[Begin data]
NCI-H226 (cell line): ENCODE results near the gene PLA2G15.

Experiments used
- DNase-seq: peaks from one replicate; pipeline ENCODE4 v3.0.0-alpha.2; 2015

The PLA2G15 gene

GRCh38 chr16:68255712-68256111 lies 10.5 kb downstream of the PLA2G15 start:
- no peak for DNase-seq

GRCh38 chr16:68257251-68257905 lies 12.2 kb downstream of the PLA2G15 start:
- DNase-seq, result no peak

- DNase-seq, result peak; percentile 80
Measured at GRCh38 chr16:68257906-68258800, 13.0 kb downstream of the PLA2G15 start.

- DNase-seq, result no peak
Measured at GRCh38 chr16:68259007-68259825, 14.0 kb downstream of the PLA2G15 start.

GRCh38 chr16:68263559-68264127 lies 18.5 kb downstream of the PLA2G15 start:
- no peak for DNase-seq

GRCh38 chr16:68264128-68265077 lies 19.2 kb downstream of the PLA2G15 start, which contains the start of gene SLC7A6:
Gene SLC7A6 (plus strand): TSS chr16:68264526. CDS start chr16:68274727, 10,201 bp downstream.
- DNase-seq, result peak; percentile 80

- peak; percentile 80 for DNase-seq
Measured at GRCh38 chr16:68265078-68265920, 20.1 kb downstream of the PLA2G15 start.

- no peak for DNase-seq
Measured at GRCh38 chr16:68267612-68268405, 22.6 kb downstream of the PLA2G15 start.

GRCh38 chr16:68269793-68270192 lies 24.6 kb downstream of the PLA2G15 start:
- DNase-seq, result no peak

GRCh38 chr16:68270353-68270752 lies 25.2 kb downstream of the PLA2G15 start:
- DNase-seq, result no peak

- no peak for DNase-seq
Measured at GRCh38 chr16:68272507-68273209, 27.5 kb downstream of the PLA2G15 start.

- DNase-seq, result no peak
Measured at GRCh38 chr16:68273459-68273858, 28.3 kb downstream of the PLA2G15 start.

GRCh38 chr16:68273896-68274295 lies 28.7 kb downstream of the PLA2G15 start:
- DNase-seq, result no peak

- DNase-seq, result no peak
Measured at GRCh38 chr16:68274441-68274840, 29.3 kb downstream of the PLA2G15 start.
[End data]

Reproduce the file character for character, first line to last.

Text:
NCI-H226 (cell line): ENCODE results near the gene PLA2G15.

Experiments used
- DNase-seq: peaks from one replicate; pipeline ENCODE4 v3.0.0-alpha.2; 2015

The PLA2G15 gene

GRCh38 chr16:68255712-68256111 lies 10.5 kb downstream of the PLA2G15 start:
- no peak for DNase-seq

GRCh38 chr16:68257251-68257905 lies 12.2 kb downstream of the PLA2G15 start:
- DNase-seq, result no peak

- DNase-seq, result peak; percentile 80
Measured at GRCh38 chr16:68257906-68258800, 13.0 kb downstream of the PLA2G15 start.

- DNase-seq, result no peak
Measured at GRCh38 chr16:68259007-68259825, 14.0 kb downstream of the PLA2G15 start.

GRCh38 chr16:68263559-68264127 lies 18.5 kb downstream of the PLA2G15 start:
- no peak for DNase-seq

GRCh38 chr16:68264128-68265077 lies 19.2 kb downstream of the PLA2G15 start, which contains the start of gene SLC7A6:
Gene SLC7A6 (plus strand): TSS chr16:68264526. CDS start chr16:68274727, 10,201 bp downstream.
- DNase-seq, result peak; percentile 80

- peak; percentile 80 for DNase-seq
Measured at GRCh38 chr16:68265078-68265920, 20.1 kb downstream of the PLA2G15 start.

- no peak for DNase-seq
Measured at GRCh38 chr16:68267612-68268405, 22.6 kb downstream of the PLA2G15 start.

GRCh38 chr16:68269793-68270192 lies 24.6 kb downstream of the PLA2G15 start:
- DNase-seq, result no peak

GRCh38 chr16:68270353-68270752 lies 25.2 kb downstream of the PLA2G15 start:
- DNase-seq, result no peak

- no peak for DNase-seq
Measured at GRCh38 chr16:68272507-68273209, 27.5 kb downstream of the PLA2G15 start.

- DNase-seq, result no peak
Measured at GRCh38 chr16:68273459-68273858, 28.3 kb downstream of the PLA2G15 start.

GRCh38 chr16:68273896-68274295 lies 28.7 kb downstream of the PLA2G15 start:
- DNase-seq, result no peak

- DNase-seq, result no peak
Measured at GRCh38 chr16:68274441-68274840, 29.3 kb downstream of the PLA2G15 start.